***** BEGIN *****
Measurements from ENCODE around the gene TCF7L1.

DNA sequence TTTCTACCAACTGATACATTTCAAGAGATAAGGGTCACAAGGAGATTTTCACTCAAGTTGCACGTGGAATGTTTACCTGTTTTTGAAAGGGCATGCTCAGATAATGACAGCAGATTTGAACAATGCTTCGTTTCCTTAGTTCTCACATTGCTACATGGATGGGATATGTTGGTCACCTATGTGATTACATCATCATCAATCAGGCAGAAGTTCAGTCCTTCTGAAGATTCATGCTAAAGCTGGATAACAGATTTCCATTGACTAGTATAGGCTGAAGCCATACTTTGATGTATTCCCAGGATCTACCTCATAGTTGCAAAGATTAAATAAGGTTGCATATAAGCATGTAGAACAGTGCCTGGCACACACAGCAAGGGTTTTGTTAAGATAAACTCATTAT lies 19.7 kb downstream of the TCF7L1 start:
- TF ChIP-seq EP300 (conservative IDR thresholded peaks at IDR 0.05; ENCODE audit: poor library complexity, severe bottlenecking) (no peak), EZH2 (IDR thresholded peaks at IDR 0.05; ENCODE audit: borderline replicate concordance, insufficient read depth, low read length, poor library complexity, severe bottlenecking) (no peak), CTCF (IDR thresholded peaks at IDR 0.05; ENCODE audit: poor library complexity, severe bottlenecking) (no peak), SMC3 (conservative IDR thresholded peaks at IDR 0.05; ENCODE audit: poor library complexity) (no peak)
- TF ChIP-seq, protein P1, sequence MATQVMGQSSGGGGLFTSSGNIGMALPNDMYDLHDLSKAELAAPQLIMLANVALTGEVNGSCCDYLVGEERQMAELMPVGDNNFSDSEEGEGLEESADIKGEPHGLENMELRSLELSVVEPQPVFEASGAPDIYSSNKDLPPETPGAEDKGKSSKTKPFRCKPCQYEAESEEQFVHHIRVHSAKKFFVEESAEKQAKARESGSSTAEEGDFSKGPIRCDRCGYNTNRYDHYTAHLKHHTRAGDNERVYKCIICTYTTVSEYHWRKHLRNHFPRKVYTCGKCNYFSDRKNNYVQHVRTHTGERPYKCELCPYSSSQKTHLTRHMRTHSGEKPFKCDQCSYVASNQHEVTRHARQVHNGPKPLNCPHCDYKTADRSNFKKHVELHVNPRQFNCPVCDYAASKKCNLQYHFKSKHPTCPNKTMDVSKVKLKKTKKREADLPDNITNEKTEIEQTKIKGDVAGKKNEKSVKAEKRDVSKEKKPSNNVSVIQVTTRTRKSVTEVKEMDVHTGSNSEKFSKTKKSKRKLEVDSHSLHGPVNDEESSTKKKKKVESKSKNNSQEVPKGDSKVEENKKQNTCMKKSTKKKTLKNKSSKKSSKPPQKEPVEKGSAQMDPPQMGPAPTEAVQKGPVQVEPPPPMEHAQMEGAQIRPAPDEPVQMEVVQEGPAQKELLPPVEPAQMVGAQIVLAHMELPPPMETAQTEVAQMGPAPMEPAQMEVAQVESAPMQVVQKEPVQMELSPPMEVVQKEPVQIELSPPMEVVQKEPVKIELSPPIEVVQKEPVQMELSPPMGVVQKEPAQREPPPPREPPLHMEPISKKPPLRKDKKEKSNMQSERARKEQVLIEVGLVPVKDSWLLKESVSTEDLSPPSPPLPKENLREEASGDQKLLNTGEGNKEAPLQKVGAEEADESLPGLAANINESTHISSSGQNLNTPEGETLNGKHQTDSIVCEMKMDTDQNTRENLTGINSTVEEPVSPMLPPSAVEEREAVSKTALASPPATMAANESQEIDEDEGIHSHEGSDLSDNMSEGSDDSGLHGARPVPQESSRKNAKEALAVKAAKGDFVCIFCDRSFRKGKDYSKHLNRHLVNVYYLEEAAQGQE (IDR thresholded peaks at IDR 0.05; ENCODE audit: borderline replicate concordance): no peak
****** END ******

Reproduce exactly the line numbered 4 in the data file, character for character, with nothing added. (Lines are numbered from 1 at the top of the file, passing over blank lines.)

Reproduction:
- TF ChIP-seq, protein P1, sequence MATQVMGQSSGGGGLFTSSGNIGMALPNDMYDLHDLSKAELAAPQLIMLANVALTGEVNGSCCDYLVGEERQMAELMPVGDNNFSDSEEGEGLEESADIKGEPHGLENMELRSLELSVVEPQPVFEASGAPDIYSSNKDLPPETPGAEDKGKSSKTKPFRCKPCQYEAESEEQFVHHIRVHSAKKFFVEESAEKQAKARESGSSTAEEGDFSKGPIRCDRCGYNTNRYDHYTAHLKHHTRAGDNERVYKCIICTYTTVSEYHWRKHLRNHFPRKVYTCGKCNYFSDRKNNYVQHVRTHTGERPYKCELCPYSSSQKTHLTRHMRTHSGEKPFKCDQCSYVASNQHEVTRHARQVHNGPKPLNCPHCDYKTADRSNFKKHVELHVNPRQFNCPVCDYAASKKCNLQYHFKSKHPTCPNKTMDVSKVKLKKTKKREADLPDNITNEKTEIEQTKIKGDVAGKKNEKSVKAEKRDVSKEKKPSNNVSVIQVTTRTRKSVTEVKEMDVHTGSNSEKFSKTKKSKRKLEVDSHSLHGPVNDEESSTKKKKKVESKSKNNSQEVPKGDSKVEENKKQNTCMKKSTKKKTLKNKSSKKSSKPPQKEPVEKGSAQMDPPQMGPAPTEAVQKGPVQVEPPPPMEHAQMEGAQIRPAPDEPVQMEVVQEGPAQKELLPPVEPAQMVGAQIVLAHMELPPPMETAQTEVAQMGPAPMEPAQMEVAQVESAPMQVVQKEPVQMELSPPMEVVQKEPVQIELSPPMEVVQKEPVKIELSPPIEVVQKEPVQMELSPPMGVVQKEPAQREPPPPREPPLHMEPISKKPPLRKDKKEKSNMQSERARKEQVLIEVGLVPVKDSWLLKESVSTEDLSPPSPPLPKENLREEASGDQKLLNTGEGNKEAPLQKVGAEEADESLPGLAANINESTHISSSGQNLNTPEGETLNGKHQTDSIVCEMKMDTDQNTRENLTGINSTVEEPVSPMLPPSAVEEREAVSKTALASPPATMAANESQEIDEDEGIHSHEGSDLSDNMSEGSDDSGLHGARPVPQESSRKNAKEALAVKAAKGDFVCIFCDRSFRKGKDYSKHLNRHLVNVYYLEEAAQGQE (IDR thresholded peaks at IDR 0.05; ENCODE audit: borderline replicate concordance): no peak